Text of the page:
f is of course the Darcy Friction Factor. Of course, to solve for f, you need to obtain Q. But Q is unknown! So, we guess at an f, check the problem via iteration, solve for Q, then check that the guess for f was valid. If we're close, move on - otherwise guess at a new f and keep going.

With this friction formula in mind, then the power consumed by each of the channels is:

P1 = (Z-Z1) * rho * Q1 + Q1^3*rho/(2*g*A1) + Pf1

With this in mind, at last we have the equations needed to solve this problem:

Q1 + Q2 + Q3 = Q P1 + P2 + P3 = P Q1 = A1*(k/n)*D1^(2/3)S1^(1/2) Q2 = A2(k/n)*D2^(2/3)S2^(1/2) Q3 = A3(k/n)*D3^(2/3)*S3^(1/2)

With this, we have five equations and 3 unknowns - the various Q1, Q2, and Q3. The simplest solution is to iterate through and find 3 Qs to solve all 5 equations, disregarding the most empirical assumptions first (in this case, I'd disregard the f's - followed by the Manning equations. Energy and Mass conservation is top priority).

• Of course, to solve for f, you need to obtain Q-- I guess you mean to solve for $Pf1$? – Graviton Dec 10 '15 at 1:34
• Also, it's quite hard to read without proper notation, especially on the last equation.. would you like to rewrite your equations in mathjax? – Graviton Dec 10 '15 at 1:37
• I read your formulation again, in the last parts of the above equations, I know what is $n$, but what is $k$? How is it related to other parameter, or is it just a constant? – Graviton Dec 10 '15 at 1:59
• Another issue: we have 5 equations and only 3 unknowns, isn't this an over-determined system, which means it is very possible that all 5 equations might not be satisfied simultaneously? – Graviton Dec 10 '15 at 2:01

Volumetric flowrate is conserved; giving the equation:

Q.soruce = Q.drain1 + Q.drain2 + Q.drain3

Now to determine how much flow goes where you have to determine the flow resistance of each. To reduce complexity (especially the first time around) you should hold the upstream pressure constant (this is actually the pressure in the center of your fork. For example:

P = 700 kPa Gauge (above atmospheric)

There are many factors that affect flow resistance. The primary factors are pipe diameter and length. Obviously the most simple case is all three resistances being equal and all 3 pressure drops being equal, so consequently all flows would also be equal.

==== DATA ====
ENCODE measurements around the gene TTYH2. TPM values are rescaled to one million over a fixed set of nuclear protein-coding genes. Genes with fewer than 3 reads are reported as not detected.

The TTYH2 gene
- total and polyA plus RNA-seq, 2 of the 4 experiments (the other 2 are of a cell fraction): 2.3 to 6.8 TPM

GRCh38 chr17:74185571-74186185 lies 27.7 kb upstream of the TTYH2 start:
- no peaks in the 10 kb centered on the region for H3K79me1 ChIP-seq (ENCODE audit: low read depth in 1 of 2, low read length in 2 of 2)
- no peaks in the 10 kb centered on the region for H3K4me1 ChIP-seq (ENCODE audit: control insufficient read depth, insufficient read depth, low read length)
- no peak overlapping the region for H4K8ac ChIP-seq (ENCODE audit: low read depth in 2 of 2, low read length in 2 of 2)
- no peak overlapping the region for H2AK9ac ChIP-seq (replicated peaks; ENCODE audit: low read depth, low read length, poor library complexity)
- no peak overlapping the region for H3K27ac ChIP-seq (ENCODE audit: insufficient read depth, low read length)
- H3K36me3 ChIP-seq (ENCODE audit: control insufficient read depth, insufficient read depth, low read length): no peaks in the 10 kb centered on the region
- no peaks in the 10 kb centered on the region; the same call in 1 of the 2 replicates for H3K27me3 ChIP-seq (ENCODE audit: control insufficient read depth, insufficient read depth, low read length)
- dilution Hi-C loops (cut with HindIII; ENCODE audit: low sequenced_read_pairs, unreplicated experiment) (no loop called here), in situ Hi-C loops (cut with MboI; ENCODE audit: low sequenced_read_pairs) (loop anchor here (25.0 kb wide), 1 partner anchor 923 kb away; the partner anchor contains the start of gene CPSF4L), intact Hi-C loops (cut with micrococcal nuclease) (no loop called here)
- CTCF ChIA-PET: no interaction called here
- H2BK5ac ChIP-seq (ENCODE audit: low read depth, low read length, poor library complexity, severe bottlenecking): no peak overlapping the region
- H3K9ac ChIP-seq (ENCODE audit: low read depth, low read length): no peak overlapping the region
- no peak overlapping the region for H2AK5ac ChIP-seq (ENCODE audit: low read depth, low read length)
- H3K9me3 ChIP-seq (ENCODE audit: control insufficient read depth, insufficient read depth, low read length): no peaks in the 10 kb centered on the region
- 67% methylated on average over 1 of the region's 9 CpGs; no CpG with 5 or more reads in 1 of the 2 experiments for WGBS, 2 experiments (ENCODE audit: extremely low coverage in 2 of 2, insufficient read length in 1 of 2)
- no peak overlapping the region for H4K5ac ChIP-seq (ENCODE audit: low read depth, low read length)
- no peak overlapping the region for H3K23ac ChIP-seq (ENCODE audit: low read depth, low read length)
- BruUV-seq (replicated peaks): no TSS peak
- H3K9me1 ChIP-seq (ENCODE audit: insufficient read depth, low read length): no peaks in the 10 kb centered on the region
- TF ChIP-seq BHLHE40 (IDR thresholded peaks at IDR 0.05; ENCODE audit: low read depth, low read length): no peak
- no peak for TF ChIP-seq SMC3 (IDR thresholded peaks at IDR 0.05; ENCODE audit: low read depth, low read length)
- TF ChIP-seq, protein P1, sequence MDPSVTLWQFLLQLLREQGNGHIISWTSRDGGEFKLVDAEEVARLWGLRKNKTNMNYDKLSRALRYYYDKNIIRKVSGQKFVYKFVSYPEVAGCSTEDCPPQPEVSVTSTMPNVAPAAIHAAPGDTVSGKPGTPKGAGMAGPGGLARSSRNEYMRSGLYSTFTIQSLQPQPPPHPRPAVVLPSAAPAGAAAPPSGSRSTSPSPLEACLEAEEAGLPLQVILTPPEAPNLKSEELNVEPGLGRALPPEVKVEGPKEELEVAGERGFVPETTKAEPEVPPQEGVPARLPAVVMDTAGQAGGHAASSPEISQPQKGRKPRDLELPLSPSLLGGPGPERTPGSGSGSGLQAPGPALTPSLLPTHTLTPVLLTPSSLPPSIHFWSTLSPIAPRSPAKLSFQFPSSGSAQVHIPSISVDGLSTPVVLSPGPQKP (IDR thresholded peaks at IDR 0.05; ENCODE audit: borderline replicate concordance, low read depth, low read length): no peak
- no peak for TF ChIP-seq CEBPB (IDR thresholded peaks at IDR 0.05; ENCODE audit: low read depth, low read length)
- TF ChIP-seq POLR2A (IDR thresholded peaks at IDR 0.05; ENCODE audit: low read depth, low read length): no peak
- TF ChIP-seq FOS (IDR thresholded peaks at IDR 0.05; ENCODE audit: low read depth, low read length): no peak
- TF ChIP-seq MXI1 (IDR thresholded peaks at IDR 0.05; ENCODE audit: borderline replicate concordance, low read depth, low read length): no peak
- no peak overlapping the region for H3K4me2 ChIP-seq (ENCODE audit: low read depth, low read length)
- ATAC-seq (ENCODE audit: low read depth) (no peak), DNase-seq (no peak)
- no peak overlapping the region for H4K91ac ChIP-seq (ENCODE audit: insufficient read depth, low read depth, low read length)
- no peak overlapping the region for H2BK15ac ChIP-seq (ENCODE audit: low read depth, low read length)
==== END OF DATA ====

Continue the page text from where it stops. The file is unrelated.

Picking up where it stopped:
To solve something more complicated we first need to know the pressures at all 3 outlets. If it is to atmosphere the gauge pressure is 0kPa.

Once pressure drops are established we need to calculate resistance either theoretically for simple geometry or empirically for complex geometry. There is also the option of Computational Fluid Dynamics for theoretically solving complex geometry. Some good places to start are major losses and nozzle pressure drop. If you are dealing with low pressure or big changes in height you will also have to account for gravity.

Once you have all the outlet resistances and all the outlet pressure drops, you can solve for each outlet flow; then sum them to get the total flow. You can then remove one variable and solve for it under different conditions or divide the flows over the total flow to get ratios.

• I've updated my question. Would you like to show a workout example using the information that I supply? Can this problem be tackled without resorting to computational fluid dynamics simulation? – Graviton Dec 9 '15 at 7:27
• Yes you can likely get very close with just the major losses i listed above. Note those are for a fully filled pipe. If by drain pipe you mean a partially filled pipe with an air gap things get a lot more complicated. We may be able to help you more if you are more specific with your application. What are you really trying to do with this? – ericnutsch Dec 9 '15 at 16:35
• I am trying to just compute the distribution of the water flow into different outflow. – Graviton Dec 14 '15 at 5:38